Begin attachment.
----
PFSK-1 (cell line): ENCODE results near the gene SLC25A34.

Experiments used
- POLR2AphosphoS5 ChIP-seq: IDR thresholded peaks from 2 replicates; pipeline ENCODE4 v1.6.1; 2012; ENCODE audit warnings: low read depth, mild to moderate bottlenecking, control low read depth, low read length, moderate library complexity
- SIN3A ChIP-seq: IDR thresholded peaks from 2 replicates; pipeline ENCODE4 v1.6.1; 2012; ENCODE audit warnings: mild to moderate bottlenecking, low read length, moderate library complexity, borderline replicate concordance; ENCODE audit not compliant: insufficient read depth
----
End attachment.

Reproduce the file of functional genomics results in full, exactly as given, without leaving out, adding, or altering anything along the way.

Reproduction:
PFSK-1 (cell line): ENCODE results near the gene SLC25A34.

Experiments used
- POLR2AphosphoS5 ChIP-seq: IDR thresholded peaks from 2 replicates; pipeline ENCODE4 v1.6.1; 2012; ENCODE audit warnings: low read depth, mild to moderate bottlenecking, control low read depth, low read length, moderate library complexity
- SIN3A ChIP-seq: IDR thresholded peaks from 2 replicates; pipeline ENCODE4 v1.6.1; 2012; ENCODE audit warnings: mild to moderate bottlenecking, low read length, moderate library complexity, borderline replicate concordance; ENCODE audit not compliant: insufficient read depth